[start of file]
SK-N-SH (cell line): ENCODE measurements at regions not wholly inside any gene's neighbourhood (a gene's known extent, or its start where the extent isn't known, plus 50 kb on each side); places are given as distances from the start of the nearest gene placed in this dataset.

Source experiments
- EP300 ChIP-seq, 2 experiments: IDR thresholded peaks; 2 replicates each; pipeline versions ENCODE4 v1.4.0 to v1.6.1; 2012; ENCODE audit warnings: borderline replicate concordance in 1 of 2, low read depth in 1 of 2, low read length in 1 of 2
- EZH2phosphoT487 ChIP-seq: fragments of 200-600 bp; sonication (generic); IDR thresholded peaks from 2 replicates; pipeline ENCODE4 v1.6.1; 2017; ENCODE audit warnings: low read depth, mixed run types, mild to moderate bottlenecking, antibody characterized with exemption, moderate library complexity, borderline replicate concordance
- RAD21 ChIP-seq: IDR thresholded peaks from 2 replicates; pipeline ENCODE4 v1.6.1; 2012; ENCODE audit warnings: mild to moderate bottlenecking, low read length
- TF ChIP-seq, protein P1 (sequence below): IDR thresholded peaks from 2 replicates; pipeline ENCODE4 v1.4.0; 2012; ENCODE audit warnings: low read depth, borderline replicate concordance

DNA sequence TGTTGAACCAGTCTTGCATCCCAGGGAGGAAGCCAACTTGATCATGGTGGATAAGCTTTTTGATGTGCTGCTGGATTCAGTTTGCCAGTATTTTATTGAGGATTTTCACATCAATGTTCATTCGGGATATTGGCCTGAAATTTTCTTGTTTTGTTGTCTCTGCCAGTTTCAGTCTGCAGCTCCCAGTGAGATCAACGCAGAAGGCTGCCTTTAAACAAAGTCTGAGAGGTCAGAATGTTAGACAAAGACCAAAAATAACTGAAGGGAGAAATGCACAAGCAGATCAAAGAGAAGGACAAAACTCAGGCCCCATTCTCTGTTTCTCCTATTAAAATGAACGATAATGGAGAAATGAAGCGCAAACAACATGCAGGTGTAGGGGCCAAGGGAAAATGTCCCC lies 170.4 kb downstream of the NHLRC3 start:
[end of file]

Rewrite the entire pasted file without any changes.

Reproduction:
SK-N-SH (cell line): ENCODE measurements at regions not wholly inside any gene's neighbourhood (a gene's known extent, or its start where the extent isn't known, plus 50 kb on each side); places are given as distances from the start of the nearest gene placed in this dataset.

Source experiments
- EP300 ChIP-seq, 2 experiments: IDR thresholded peaks; 2 replicates each; pipeline versions ENCODE4 v1.4.0 to v1.6.1; 2012; ENCODE audit warnings: borderline replicate concordance in 1 of 2, low read depth in 1 of 2, low read length in 1 of 2
- EZH2phosphoT487 ChIP-seq: fragments of 200-600 bp; sonication (generic); IDR thresholded peaks from 2 replicates; pipeline ENCODE4 v1.6.1; 2017; ENCODE audit warnings: low read depth, mixed run types, mild to moderate bottlenecking, antibody characterized with exemption, moderate library complexity, borderline replicate concordance
- RAD21 ChIP-seq: IDR thresholded peaks from 2 replicates; pipeline ENCODE4 v1.6.1; 2012; ENCODE audit warnings: mild to moderate bottlenecking, low read length
- TF ChIP-seq, protein P1 (sequence below): IDR thresholded peaks from 2 replicates; pipeline ENCODE4 v1.4.0; 2012; ENCODE audit warnings: low read depth, borderline replicate concordance

DNA sequence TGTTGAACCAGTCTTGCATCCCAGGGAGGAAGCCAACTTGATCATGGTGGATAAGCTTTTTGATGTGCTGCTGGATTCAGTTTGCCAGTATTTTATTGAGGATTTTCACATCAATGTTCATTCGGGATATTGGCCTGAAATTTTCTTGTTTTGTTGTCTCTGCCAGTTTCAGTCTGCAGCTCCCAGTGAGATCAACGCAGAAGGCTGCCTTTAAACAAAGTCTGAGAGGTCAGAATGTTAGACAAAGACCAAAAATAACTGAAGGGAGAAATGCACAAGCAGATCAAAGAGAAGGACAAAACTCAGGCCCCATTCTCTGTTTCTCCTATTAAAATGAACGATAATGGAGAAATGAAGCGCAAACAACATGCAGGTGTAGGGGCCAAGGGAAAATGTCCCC lies 170.4 kb downstream of the NHLRC3 start: